Cromwell plus scaffolding

I grow increasingly fond of the statue of Oliver Cromwell, which is right next to Parliament itself rather than out in Parliament Square like Churchill, Gandhi, Smuts, Mandela and the rest of them.

Here, photoed on February 5th, is one of my more recent photos of this Cromwell statue:

I like that because although Oliver himself is very small, he is still very recognisable, and also because he is small you get lots of context. In this case, you get Parliament, in the form of … that big tower, the other one from Big Ben.

And, you get a zillion tons of scaffolding, including scaffolding with big white sheets spread out over it, which makes for a constantly changing background for this statue.

London’s Parliament is now one of the great epicentres of the scaffolding industry. This being because Parliament is sacred and must at all cost be preserved. Yet, it is collapsing, both inside and out. My understanding is that it is currently being entirely rebuilt, but that this total rebuild is having to be visually disguised as a mere refurbishment. Seriously, it might well have made more sense to flatten the entire place, then rebuild it entirely, with the outside being meticulously reconstructed to make it look as if nothing major had happened.

Meanwhile, it’s all a great background for Oliver. Memo to self: Dig out more photos of this statue, with varying backgrounds, and show them here.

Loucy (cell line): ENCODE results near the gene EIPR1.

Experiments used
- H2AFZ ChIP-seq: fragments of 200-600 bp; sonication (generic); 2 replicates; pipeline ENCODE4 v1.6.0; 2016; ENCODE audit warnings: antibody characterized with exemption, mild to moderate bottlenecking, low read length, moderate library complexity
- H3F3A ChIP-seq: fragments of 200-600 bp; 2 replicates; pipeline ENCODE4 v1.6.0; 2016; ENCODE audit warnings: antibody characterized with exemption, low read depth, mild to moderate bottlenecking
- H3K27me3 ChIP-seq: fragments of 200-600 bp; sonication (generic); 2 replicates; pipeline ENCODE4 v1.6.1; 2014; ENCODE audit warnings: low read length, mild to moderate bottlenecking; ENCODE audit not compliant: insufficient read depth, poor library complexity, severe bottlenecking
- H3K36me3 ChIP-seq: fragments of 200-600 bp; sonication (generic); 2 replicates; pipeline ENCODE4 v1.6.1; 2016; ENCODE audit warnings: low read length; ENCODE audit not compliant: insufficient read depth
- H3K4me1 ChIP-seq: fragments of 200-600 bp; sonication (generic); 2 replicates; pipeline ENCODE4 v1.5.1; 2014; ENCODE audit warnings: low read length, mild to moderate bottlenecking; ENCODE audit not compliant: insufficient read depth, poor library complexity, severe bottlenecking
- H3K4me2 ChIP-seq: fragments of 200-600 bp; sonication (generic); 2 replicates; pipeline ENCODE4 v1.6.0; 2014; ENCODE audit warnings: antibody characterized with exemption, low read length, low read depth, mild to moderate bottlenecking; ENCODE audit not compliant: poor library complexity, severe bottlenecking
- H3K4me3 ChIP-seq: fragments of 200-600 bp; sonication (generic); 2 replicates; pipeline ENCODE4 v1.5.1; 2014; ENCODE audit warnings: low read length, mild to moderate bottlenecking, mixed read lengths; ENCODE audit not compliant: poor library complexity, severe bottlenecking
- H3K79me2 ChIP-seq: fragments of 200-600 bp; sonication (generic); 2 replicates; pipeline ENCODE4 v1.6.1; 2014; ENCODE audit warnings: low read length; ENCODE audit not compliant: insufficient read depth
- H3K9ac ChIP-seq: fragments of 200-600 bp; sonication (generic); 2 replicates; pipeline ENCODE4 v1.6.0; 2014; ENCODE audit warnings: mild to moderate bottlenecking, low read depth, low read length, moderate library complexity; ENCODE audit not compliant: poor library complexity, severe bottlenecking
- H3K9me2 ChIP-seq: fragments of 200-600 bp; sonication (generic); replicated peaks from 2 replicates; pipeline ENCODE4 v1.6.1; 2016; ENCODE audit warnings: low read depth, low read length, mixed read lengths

One thought on “Cromwell plus scaffolding”

  1. My understanding is that the present plan is for the politicians to vacate parliament house for six years from 2022 while the building is essentially gutted and rebuilt from the inside. Any big refurbishment is much cheaper if people are not trying to use it at the same time that it is being rebuilt. At the moment they are doing things to the exterior, because that can be done while there are people still working inside.

    I personally don’t think it is a very distinguished building, but it is such a recognisable symbol that I understand why people want to keep it. Also, politicians and bureaucrats tend to become very grandiose in their plans when building new parliament buildings from scratch, and these things tend to go horribly overbudget. See the new parliament house in Canberra opened in 1988 – in that case there was nothing wrong with the old one*, and it was an absolutely stupid waste of money, the parliament building in Edinburgh, the Northern Territory parliament building in Darwin, and lots more.

    (*there was a shortage of office space, due there being more MPs and in particular more staffers than was the case when the original building was opened in 1927. This could have been easily resolved by building a tasteful but boring office building nearby, but this wasn’t grandiose enough).

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